Irpin returnees find temporary home in a converted railway carriage

Irpin family living in railway carriage (Sky News)
Irpin family living in railway carriage (Sky News) Copyright AP Photo
By Philip Andrew Churm with AP
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Wife and husband Mila and Yevhen Kagarlytski and their 12-year-old son Vlad share the converted carriage with 25 other families left homeless by the Russian assault on the Kyiv suburb.


A Ukrainian family have found a new home in a train carriage after returning to the Kyiv suburb of Irpin and finding that their house has been destroyed.

The carriage has been converted to house the Kagarlytskis and 25 other families whose property was devastated during the Russian siege of the town.

When Moscow launched its invasion in February, the family of three, like many others, sought shelter in their basement from the relentless shelling.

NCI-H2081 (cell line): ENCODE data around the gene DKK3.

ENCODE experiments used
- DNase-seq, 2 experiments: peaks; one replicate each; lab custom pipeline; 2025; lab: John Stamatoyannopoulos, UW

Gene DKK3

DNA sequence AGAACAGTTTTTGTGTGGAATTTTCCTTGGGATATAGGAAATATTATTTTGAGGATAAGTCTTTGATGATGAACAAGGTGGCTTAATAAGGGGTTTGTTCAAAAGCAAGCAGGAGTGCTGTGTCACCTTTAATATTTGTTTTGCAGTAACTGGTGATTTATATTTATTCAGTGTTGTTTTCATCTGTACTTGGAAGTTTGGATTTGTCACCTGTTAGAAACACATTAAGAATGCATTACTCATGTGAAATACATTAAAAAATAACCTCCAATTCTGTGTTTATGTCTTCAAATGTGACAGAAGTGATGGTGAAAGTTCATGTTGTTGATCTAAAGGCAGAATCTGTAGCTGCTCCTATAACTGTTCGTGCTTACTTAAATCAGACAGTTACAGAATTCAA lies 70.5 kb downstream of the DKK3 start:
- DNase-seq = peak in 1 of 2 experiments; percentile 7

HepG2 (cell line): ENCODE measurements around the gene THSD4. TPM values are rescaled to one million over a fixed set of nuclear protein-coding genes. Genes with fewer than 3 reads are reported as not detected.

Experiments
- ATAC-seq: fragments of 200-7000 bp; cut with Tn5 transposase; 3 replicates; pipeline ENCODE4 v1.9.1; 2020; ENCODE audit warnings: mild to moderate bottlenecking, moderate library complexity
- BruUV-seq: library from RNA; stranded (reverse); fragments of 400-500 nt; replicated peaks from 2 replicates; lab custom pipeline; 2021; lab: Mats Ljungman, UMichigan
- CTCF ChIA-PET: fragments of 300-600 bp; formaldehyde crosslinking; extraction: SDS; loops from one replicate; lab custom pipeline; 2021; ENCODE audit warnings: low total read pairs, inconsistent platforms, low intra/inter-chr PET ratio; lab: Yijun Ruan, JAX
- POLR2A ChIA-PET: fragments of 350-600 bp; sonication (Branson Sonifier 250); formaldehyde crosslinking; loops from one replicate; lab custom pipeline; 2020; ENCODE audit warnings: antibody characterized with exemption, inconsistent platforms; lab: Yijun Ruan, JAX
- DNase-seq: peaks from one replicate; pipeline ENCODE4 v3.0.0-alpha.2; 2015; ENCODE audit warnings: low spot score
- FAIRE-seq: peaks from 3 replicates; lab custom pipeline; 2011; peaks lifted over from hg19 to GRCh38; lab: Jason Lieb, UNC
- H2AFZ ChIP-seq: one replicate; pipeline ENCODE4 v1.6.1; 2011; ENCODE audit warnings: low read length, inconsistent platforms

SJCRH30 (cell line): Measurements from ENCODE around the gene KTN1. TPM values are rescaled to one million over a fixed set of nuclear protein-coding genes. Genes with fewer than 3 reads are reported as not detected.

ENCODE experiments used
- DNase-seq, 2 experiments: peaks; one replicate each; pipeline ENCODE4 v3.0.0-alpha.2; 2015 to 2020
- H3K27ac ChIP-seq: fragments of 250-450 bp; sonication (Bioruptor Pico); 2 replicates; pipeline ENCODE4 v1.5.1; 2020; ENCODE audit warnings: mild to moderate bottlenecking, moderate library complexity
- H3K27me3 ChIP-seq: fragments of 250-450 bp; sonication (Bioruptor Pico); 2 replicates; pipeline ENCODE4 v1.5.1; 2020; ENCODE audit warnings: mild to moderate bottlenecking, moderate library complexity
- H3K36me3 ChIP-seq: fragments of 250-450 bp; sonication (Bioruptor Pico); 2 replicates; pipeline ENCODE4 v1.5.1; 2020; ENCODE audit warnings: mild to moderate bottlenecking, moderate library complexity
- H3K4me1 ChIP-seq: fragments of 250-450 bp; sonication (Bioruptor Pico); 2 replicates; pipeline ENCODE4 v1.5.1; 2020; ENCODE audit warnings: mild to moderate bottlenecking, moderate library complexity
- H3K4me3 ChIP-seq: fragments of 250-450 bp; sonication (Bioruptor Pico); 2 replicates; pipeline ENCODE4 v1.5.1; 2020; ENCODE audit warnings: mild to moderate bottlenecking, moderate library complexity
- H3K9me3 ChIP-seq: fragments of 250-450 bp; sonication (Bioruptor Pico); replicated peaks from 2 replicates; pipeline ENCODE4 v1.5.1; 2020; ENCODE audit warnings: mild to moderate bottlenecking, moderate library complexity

But as Russian troops pressed their advance toward the capital and occupied the town, they chose to flee.

On 4 March, wife and husband Mila and Yevhen Kagarlytski and their 12-year-old son Vlad took the risk of leaving in their car. 

"It was the last day when we could leave by car. The next day, all communications were cut off," Mila Kagarlytski said.

After moving from one place to another, they decided to return to Irpin because Vlad missed his friends. 

"I would really like to go back to school," explains Vlad. "My friends are there. My friend was in Irpin the whole time."

But after three months, the family found only broken glass and rubble where their house once stood.

Mila says that they are well-looked after while living in the carriage. "We are fed three times a day for free. There are showers, a kitchen and a restaurant. In general, the conditions are good."

"But how long we can be here -- we do not know. Because at the moment, we have nowhere to go," Kagarlytski said, explaining that they were among the lucky ones to escape, but that the three are also keen to go back to their normal lives in their own home.

Additional sources • Sky

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